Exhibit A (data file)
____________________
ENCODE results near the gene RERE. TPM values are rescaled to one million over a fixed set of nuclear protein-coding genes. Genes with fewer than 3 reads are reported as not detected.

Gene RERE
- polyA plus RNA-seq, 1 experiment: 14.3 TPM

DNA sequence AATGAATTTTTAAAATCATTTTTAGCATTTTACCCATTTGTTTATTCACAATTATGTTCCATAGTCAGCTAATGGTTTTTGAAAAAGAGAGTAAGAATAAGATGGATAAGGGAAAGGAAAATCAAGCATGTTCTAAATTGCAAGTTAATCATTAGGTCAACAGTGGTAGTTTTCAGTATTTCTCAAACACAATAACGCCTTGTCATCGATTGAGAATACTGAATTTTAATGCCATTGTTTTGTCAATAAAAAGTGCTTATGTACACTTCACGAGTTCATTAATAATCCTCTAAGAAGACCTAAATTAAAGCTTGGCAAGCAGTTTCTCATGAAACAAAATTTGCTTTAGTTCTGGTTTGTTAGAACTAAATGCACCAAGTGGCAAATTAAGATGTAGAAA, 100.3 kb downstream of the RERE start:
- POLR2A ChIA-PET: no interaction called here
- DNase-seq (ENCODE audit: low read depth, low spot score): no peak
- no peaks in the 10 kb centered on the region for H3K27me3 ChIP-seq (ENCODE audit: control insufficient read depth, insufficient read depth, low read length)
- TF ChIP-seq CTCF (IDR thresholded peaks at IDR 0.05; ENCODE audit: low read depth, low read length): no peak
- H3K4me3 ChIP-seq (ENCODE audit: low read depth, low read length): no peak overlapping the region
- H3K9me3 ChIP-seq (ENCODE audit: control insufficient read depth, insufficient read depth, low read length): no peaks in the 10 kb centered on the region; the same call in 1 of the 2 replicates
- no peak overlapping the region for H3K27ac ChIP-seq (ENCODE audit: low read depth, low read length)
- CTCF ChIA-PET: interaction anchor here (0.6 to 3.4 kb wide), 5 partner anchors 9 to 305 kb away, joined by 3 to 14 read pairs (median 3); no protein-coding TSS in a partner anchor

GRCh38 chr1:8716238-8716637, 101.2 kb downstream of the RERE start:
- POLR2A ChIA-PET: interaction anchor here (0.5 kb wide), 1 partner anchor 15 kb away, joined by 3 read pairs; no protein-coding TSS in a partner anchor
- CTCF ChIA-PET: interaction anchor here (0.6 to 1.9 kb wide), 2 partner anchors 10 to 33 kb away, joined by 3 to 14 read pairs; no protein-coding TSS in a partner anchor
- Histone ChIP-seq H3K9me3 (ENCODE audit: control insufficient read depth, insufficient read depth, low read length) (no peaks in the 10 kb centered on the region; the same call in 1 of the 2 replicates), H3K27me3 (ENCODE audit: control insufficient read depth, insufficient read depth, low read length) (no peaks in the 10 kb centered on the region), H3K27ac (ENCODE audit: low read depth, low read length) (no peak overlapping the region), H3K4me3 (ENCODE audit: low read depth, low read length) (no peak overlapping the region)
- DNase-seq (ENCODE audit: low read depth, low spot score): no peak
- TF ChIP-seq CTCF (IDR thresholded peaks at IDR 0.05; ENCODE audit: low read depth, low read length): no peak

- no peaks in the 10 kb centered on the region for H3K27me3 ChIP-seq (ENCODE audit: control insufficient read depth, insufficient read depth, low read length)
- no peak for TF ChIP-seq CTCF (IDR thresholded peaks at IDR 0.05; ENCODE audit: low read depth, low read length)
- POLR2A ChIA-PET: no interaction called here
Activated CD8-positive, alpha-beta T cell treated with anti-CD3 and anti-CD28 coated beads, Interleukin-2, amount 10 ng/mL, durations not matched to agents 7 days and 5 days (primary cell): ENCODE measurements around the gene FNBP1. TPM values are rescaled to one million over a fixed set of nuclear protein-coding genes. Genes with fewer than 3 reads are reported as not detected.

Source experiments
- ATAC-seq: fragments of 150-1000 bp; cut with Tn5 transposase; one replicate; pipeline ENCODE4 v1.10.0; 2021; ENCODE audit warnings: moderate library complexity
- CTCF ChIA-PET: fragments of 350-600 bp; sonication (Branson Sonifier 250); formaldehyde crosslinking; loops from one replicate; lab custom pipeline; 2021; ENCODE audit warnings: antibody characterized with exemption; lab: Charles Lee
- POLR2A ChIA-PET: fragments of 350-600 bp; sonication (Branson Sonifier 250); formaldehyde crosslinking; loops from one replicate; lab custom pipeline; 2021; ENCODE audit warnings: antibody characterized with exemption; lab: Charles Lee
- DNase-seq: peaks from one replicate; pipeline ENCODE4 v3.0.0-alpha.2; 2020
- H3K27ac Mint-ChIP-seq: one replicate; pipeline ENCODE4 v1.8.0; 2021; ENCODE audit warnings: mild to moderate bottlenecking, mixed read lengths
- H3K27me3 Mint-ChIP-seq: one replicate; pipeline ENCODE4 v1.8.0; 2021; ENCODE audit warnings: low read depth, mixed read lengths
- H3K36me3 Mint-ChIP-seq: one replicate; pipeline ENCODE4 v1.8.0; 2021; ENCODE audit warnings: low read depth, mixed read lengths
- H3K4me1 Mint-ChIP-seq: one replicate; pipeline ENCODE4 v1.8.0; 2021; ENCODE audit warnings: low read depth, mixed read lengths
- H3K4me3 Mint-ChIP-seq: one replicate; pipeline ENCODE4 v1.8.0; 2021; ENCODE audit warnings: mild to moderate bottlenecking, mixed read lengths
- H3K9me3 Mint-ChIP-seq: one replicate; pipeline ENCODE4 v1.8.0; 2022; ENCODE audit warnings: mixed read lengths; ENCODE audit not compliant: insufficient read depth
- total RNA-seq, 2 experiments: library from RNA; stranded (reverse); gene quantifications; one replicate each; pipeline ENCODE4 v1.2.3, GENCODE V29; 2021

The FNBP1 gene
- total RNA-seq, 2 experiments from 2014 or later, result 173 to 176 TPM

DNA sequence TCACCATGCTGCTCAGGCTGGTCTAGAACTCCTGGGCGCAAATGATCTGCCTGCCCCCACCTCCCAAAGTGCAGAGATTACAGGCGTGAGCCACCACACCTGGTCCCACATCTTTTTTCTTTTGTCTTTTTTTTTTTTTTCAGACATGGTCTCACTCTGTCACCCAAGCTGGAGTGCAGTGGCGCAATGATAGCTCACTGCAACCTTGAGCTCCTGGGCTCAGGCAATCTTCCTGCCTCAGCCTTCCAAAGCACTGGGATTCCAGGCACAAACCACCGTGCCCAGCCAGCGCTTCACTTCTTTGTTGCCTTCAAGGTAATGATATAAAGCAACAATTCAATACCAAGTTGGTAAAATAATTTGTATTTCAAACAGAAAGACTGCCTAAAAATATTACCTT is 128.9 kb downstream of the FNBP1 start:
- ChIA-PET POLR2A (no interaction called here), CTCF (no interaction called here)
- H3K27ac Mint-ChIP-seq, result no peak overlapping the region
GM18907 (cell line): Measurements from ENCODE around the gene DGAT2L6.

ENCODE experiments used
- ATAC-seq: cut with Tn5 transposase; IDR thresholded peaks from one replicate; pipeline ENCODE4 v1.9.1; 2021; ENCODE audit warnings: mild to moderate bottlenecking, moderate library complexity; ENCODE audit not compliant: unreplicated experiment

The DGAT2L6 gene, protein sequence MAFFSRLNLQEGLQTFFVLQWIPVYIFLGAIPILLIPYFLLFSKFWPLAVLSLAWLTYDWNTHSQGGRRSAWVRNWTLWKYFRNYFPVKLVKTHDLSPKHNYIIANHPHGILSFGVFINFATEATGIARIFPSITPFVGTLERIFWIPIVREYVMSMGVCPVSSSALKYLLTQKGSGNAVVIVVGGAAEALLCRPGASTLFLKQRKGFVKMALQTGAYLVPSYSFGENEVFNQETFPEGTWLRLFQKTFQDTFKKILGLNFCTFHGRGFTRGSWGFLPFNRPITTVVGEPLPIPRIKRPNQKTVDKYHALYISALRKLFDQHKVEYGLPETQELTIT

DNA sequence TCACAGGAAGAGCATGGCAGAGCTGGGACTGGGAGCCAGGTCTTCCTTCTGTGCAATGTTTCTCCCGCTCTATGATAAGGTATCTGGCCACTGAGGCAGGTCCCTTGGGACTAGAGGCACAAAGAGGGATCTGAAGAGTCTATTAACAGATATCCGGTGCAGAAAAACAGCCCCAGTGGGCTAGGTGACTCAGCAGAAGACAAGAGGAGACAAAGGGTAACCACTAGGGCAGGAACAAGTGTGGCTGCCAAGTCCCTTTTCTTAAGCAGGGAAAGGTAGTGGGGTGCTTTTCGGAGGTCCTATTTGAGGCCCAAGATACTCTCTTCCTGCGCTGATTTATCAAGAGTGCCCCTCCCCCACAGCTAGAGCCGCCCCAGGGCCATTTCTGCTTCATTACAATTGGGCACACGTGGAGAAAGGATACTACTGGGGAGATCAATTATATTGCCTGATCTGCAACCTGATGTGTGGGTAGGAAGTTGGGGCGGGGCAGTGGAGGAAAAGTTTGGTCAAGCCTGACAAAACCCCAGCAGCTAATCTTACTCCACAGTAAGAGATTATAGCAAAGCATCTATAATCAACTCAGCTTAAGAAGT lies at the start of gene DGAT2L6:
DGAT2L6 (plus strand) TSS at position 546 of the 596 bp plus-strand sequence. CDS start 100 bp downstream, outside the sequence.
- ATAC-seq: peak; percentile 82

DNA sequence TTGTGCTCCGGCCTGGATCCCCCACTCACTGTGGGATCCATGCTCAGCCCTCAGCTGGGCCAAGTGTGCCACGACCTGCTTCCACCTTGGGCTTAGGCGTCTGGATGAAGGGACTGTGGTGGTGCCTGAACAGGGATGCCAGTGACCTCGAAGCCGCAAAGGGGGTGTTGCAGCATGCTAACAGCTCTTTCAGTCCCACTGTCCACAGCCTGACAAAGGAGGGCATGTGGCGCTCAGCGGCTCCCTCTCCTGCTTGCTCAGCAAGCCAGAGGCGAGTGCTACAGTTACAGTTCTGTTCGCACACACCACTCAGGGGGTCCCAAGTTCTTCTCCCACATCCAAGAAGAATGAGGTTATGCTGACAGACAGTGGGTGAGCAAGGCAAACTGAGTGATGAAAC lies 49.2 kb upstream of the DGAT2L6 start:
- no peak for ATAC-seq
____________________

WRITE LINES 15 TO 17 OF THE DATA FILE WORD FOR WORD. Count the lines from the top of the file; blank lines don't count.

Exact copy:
- CTCF ChIA-PET: interaction anchor here (0.6 to 1.9 kb wide), 2 partner anchors 10 to 33 kb away, joined by 3 to 14 read pairs; no protein-coding TSS in a partner anchor
- Histone ChIP-seq H3K9me3 (ENCODE audit: control insufficient read depth, insufficient read depth, low read length) (no peaks in the 10 kb centered on the region; the same call in 1 of the 2 replicates), H3K27me3 (ENCODE audit: control insufficient read depth, insufficient read depth, low read length) (no peaks in the 10 kb centered on the region), H3K27ac (ENCODE audit: low read depth, low read length) (no peak overlapping the region), H3K4me3 (ENCODE audit: low read depth, low read length) (no peak overlapping the region)
- DNase-seq (ENCODE audit: low read depth, low spot score): no peak